When the stores open in the U.S. on Saturday, Apple devotees will flock like magpies to Steve Jobs' shiny new gadget. But tech-happy consumers aren't the only ones being whipped into a frenzy: media companies are also racing to get on board with the iPad.
U.S. networks CBS and ABC have worked out deals to make their shows available for free on the device, The Wall Street Journal reported Thursday. The New York Times is among the first newspapers to have an iPad app that will publish daily, as well as a free website built around the device's coding. And five of the biggest magazine publishers in the States are collaborating on a project called Next Issue Media to create a "digital storefront" and develop technology to bring magazines onto e-readers such as the iPad.
"We are living in a blindingly fast and important revolutionary age for media … as important as the advent of the printing press 500 years ago," said Paul Levinson, professor of communications and media studies at Fordham University, and author of New New Media .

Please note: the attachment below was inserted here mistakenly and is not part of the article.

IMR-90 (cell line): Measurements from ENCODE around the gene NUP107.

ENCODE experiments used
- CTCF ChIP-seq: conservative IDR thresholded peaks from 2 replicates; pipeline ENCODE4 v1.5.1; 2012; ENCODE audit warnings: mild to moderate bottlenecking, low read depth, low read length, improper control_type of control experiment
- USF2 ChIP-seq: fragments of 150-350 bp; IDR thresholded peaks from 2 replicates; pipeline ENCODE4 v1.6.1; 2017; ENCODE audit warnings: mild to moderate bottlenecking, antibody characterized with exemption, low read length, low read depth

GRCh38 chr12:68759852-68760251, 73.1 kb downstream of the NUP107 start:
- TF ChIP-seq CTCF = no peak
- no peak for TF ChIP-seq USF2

"Organizations that don't see this, they'll exist, but they'll become the way live theatre became after the advent of motion pictures."
With the iPad set to launch in Canada at the end of this month, many media companies here are rushing to strike deals to provide content on the new device.
"Smart companies see this, understand this, and are wise to jump on this as soon as possible … those media operations that are there first, people are going to be much more likely to look at them," Mr. Levinson said.
Corus Entertainment Inc. has a deal with Apple to make its kids' content from stations such as YTV and Treehouse available in the iTunes store. That content will launch in the next few weeks, timed to coincide with the iPad release.
"Apple has done a phenomenal job creating a business model for delivery of content to the consumer," said Doug Murphy, executive vice-president of Corus Kids and president of Nelvana Ltd.
"It's an area we want to be on the forefront in."